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ATI unveils integrated, discrete Radeon Xpress chipsets
Targets Athlon 64, Sempron
ATI today formally launched its Radeon Xpress 200 series of chipsets, as anticipated, formerly known as the RS480 and RX480.
Initially targeting AMD's Athlon 64 and Sempron processors, the Radeon Xpress 200 and 200P equip the chip with PCI Express support and, in the case of the 200, DirectX 9 graphics, with both vertex shader 2.0 and pixel shader 2.0 support. The graphics core has two pixel pipelines.
The 200 is pitched at mainstream applications, in both the consumer and business PC segments. It supports both Socket 754 and Socket 939 CPUs mounted on ATX and micro-ATX motherboards. ATI said it will also offer a package that bundled the 200 with its "PVR on a chip" Theater 550 TV chip, targeted at multimedia systems, including Media Center PCs.
The 200P, AMD's first discrete chipset, is aimed at gamers, and focuses on Athlon 64 and Athlon 64-FX CPUs. It is also designed to offer a degree of overclockability.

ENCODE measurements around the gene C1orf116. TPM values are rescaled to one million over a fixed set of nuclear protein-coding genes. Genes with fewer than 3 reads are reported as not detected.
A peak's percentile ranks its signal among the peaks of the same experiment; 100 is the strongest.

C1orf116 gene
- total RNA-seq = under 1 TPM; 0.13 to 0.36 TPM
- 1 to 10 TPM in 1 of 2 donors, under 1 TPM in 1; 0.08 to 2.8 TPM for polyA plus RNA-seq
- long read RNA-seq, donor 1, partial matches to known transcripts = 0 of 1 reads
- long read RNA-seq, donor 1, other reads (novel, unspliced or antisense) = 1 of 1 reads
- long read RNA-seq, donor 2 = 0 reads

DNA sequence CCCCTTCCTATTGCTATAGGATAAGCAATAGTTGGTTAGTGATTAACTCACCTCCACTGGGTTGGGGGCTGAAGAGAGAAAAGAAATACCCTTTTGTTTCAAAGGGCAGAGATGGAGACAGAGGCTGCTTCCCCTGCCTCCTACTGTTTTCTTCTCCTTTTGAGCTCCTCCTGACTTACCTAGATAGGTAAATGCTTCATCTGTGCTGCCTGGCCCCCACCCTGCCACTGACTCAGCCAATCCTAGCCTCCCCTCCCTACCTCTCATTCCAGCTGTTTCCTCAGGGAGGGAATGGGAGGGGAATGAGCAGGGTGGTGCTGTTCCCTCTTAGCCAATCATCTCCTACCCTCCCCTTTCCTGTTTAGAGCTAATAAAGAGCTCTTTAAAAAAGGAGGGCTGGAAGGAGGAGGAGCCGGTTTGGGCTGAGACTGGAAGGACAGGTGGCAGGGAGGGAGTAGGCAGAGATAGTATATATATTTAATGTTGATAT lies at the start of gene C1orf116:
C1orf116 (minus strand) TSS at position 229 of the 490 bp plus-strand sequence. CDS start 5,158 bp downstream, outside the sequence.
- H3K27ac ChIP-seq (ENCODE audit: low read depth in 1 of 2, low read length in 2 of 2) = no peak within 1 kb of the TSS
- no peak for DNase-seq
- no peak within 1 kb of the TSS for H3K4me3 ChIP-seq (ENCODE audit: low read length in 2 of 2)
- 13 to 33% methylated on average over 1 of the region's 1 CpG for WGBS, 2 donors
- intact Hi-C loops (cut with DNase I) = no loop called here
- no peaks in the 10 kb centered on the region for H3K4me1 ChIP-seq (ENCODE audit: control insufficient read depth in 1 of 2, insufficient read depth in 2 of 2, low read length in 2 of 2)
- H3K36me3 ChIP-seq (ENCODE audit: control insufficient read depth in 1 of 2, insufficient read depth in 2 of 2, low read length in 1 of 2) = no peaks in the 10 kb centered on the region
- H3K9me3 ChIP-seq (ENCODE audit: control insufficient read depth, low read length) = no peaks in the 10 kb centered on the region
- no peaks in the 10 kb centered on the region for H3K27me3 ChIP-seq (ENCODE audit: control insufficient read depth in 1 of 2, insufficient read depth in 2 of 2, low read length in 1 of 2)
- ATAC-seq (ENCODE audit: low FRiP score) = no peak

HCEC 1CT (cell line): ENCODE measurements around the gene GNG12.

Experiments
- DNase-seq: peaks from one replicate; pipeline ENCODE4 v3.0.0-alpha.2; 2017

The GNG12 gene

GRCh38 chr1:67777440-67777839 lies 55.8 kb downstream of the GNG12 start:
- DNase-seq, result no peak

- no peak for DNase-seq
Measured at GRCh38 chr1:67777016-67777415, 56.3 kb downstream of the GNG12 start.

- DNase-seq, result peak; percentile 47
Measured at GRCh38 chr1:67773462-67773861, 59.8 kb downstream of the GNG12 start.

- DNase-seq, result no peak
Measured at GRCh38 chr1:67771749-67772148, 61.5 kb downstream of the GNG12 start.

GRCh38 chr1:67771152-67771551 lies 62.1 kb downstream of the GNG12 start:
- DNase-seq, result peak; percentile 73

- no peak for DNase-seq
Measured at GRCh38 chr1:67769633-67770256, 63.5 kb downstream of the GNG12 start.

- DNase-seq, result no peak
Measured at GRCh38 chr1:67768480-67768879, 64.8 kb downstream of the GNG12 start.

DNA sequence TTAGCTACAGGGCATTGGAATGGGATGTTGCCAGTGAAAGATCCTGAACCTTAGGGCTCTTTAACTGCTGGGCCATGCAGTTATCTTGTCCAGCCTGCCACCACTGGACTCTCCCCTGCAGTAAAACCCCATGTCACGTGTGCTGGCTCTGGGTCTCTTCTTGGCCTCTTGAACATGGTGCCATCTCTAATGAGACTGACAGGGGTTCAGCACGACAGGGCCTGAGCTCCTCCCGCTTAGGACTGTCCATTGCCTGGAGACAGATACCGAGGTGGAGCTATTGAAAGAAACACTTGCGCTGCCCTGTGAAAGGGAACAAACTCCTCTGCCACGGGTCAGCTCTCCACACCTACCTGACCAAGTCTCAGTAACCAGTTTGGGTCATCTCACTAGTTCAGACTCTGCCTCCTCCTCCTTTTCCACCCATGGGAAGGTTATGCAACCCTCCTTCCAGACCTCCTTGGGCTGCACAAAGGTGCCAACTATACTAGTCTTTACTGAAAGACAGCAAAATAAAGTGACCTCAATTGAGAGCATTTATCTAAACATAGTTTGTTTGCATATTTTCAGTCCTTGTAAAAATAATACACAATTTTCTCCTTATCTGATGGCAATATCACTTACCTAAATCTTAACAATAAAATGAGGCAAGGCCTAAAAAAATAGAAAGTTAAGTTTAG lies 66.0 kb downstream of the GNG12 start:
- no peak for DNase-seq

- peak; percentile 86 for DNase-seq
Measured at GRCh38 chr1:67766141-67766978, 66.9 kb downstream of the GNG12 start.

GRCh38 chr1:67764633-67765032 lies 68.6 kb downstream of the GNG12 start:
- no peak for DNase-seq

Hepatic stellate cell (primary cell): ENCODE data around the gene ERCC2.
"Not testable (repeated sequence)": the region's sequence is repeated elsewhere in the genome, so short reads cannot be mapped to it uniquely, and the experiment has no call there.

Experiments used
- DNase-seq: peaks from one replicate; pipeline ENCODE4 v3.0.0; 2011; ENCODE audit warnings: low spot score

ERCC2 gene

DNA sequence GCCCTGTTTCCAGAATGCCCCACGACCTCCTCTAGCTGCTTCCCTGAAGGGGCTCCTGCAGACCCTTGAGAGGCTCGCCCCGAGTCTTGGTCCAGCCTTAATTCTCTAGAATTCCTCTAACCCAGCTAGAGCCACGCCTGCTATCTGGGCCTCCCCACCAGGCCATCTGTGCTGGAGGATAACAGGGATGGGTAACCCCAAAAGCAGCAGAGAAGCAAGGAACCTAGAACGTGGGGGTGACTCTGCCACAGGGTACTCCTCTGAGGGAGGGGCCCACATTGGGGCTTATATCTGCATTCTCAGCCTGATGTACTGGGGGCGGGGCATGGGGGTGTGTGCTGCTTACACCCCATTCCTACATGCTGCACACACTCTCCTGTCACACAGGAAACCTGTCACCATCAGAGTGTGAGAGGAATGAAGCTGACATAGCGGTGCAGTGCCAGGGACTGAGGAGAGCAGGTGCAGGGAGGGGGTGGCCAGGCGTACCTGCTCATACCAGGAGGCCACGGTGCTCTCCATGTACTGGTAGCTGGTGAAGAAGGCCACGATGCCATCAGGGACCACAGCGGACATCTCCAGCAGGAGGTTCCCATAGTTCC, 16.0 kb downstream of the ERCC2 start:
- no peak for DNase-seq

Both parts provide a 16x PCI-E bus for graphics cards and four 1x PCI-E lanes for regular add-in cards. The chipset's North and South Bridge components connect across a pair of PCI-E lanes. Old-style PCI is supported too. The chipsets provide DVI and VGA output and AC'97 audio. They can control up to eight USB 2.0 ports, and up to four Serial ATA devices with RAID 0 and 1 support, and two parallel ATA units.
The chipsets utilise ATI's HyperMemory system, which can access system memory across the PCI-E bus, AGP-fashion to increase the frame buffer beyond the 128MB local graphics RAM the chipset supports, or to replace local memory altogether.
However, neither offers LAN support directly - instead, ATI touted controllers from Broadcom and Marvell. ATI reckons board makers are far keener on adding their own networking parts than relying on integrated LAN controllers, even though it sees Gigabit Ethernet as a key component of PCI-E mobos. Its arch-rival, Nvidia has integrated Gigabit Ethernet into its nForce 4 series of PCI-E chipsets.
But even Nvidia knows mobo makers like some choice, which is one of the reasons why nForce 4 only ships with AC'97 audio. So do ATI's new chipsets, for the same reason.
The Radeon Xpress 200 and 200P are already shipping, ATI said. It did not disclose pricing. The two chipsets are pin-compatible and fabbed at 130nm. ®
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